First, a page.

personal— A wildcard mode that matches several PSKPre-shared key. A unique shared secret that was previously shared between two parties by using a secure channel. This is used with WPA security, which requires the owner of a network to provide a passphrase to users for network access. mode key management suites and cipher suites, including WPAWi-Fi Protected Access. WPA is an interoperable wireless security specification subset of the IEEE 802.11 standard. This standard provides authentication capabilities and uses TKIP for data encryption.-PSKPre-shared key. A unique shared secret that was previously shared between two parties by using a secure channel. This is used with WPA security, which requires the owner of a network to provide a passphrase to users for network access. -TKIPTemporal Key Integrity Protocol. A part of the WPA encryption standard for wireless networks. TKIP is the next-generation Wired Equivalent Privacy (WEP) that provides per-packet key mixing to address the flaws encountered in the WEP standard., WPAWi-Fi Protected Access. WPA is an interoperable wireless security specification subset of the IEEE 802.11 standard. This standard provides authentication capabilities and uses TKIP for data encryption.-PSKPre-shared key. A unique shared secret that was previously shared between two parties by using a secure channel. This is used with WPA security, which requires the owner of a network to provide a passphrase to users for network access. -AESAdvanced Encryption Standard. AES is an encryption standard used for encrypting and protecting electronic data. The AES encrypts and decrypts data in blocks of 128 bits (16 bytes), and can use keys of 128 bits, 192 bits, and 256 bits., WPA2Wi-Fi Protected Access 2. WPA2 is a certification program maintained by IEEE that oversees standards for security over wireless networks. WPA2 supports IEEE 802.1X/EAP authentication or PSK technology, but includes advanced encryption mechanism using CCMP that is referred to as AES.-PSKPre-shared key. A unique shared secret that was previously shared between two parties by using a secure channel. This is used with WPA security, which requires the owner of a network to provide a passphrase to users for network access. -TKIPTemporal Key Integrity Protocol. A part of the WPA encryption standard for wireless networks. TKIP is the next-generation Wired Equivalent Privacy (WEP) that provides per-packet key mixing to address the flaws encountered in the WEP standard. and WPA2Wi-Fi Protected Access 2. WPA2 is a certification program maintained by IEEE that oversees standards for security over wireless networks. WPA2 supports IEEE 802.1X/EAP authentication or PSK technology, but includes advanced encryption mechanism using CCMP that is referred to as AES.-PSKPre-shared key. A unique shared secret that was previously shared between two parties by using a secure channel. This is used with WPA security, which requires the owner of a network to provide a passphrase to users for network access. -AESAdvanced Encryption Standard. AES is an encryption standard used for encrypting and protecting electronic data. The AES encrypts and decrypts data in blocks of 128 bits (16 bytes), and can use keys of 128 bits, 192 bits, and 256 bits..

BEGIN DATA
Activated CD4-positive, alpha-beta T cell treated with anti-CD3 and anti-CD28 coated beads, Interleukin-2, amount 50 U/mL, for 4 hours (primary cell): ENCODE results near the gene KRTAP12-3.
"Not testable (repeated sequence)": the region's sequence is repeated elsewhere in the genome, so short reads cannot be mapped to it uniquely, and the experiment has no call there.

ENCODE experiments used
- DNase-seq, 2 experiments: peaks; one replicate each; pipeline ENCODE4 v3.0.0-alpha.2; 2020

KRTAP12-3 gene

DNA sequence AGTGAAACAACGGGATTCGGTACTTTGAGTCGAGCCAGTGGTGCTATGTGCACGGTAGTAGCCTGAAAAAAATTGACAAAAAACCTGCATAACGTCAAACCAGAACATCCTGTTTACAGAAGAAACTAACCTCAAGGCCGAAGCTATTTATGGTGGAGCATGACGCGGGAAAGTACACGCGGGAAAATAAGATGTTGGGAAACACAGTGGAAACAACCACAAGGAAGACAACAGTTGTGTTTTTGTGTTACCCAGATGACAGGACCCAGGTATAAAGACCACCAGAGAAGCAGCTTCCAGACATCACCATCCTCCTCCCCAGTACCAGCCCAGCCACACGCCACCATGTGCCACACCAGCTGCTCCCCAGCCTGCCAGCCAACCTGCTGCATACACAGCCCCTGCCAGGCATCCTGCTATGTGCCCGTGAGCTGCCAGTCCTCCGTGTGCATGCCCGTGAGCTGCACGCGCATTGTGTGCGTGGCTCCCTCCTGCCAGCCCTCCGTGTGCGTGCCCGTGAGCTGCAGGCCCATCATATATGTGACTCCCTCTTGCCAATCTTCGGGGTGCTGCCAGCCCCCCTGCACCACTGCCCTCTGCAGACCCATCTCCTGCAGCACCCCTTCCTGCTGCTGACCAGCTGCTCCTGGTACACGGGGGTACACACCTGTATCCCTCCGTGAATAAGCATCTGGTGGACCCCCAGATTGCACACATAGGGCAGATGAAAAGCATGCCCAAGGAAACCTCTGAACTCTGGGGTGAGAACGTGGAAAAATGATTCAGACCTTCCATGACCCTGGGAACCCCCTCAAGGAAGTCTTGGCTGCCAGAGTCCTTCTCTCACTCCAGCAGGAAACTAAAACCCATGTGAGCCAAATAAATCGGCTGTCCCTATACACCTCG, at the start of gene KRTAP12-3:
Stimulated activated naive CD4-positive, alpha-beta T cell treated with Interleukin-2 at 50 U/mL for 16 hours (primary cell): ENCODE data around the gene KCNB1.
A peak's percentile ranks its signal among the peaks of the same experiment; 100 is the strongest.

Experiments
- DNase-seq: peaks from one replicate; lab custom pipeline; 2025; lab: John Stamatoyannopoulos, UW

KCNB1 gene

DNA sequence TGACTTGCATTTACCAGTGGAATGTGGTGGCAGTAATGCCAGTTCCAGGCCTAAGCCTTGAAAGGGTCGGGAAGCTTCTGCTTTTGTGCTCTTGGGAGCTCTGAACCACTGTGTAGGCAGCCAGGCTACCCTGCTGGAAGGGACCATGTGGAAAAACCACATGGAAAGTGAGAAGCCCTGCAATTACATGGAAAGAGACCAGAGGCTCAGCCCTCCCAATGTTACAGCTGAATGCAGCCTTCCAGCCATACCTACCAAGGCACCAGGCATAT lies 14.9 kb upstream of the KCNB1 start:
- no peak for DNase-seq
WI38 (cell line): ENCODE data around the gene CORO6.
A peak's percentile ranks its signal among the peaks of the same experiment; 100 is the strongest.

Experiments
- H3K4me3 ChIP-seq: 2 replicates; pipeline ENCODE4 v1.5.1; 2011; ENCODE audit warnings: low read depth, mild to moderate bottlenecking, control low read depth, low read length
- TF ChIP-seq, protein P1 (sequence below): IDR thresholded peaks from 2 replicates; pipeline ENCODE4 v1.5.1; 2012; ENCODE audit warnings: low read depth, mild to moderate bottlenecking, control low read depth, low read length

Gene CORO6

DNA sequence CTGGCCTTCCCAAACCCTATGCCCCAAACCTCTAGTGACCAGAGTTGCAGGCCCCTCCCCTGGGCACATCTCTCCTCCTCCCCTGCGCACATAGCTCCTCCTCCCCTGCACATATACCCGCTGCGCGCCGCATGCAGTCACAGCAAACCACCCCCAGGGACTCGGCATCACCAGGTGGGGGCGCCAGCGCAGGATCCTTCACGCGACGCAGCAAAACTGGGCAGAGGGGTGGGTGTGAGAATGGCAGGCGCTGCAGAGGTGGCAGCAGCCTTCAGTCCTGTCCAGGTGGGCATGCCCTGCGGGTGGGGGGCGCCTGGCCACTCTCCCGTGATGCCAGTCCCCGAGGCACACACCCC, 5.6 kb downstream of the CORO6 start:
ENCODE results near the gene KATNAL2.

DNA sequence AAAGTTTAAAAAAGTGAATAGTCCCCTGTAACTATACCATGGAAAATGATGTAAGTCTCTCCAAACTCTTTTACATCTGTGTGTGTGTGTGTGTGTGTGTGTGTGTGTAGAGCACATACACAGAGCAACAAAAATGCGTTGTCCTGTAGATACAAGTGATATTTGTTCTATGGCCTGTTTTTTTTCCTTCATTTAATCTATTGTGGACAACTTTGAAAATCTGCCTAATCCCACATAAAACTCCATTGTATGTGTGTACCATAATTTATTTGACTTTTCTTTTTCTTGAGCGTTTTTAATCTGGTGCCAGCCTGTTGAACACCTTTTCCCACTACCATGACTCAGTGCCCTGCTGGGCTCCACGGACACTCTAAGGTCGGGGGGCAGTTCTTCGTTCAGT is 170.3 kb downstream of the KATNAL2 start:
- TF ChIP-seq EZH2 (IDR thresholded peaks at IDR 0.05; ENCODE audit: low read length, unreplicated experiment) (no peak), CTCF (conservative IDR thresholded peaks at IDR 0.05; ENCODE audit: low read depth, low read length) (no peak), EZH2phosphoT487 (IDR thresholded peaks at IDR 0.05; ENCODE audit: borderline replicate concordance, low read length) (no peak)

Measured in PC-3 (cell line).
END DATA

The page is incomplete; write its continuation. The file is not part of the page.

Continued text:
static-wep— WEPWired Equivalent Privacy. WEP is a security protocol that is specified in 802.11b and is designed to provide a WLAN with a level of security and privacy comparable to what is usually expected of a wired LAN. with static keys.

WEP Key 1

The first static WEPWired Equivalent Privacy. WEP is a security protocol that is specified in 802.11b and is designed to provide a WLAN with a level of security and privacy comparable to what is usually expected of a wired LAN. key associated with this key index.

WEP Key 2

The second static WEPWired Equivalent Privacy. WEP is a security protocol that is specified in 802.11b and is designed to provide a WLAN with a level of security and privacy comparable to what is usually expected of a wired LAN. key associated with this key index.

WEP Key 3

The third static WEPWired Equivalent Privacy. WEP is a security protocol that is specified in 802.11b and is designed to provide a WLAN with a level of security and privacy comparable to what is usually expected of a wired LAN. key associated with this key index.

WEP Key 4

The fourth static WEPWired Equivalent Privacy. WEP is a security protocol that is specified in 802.11b and is designed to provide a WLAN with a level of security and privacy comparable to what is usually expected of a wired LAN. key associated with this key index.

WEP Transmit Key Index

The key index to specify which static WEPWired Equivalent Privacy. WEP is a security protocol that is specified in 802.11b and is designed to provide a WLAN with a level of security and privacy comparable to what is usually expected of a wired LAN. key is to be used. Can be 1, 2, 3, or 4.

WPA Hexkey

A WPAWi-Fi Protected Access. WPA is an interoperable wireless security specification subset of the IEEE 802.11 standard. This standard provides authentication capabilities and uses TKIP for data encryption. Pre-Shared Key (PSKPre-shared key. A unique shared secret that was previously shared between two parties by using a secure channel. This is used with WPA security, which requires the owner of a network to provide a passphrase to users for network access. ).

WPA Passphrase

The WPAWi-Fi Protected Access. WPA is an interoperable wireless security specification subset of the IEEE 802.11 standard. This standard provides authentication capabilities and uses TKIP for data encryption. password that generates the PSKPre-shared key. A unique shared secret that was previously shared between two parties by using a secure channel. This is used with WPA security, which requires the owner of a network to provide a passphrase to users for network access. .

Related Commands

Command

Description

ap wifi-uplink-profile

This command configures a Wi-FiWi-Fi is a technology that allows electronic devices to connect to a WLAN network, mainly using the 2.4 GHz and 5 GHz radio bands. Wi-Fi can apply to products that use any 802.11 standard. uplink profile.

Command History

Release

Modification

ArubaOS 8.5.0.0

Command introduced.

Command Information

Platforms

License

Command Mode

All platforms

Base operating system.

Enable or Config mode on the managed device or controller where the AP terminates.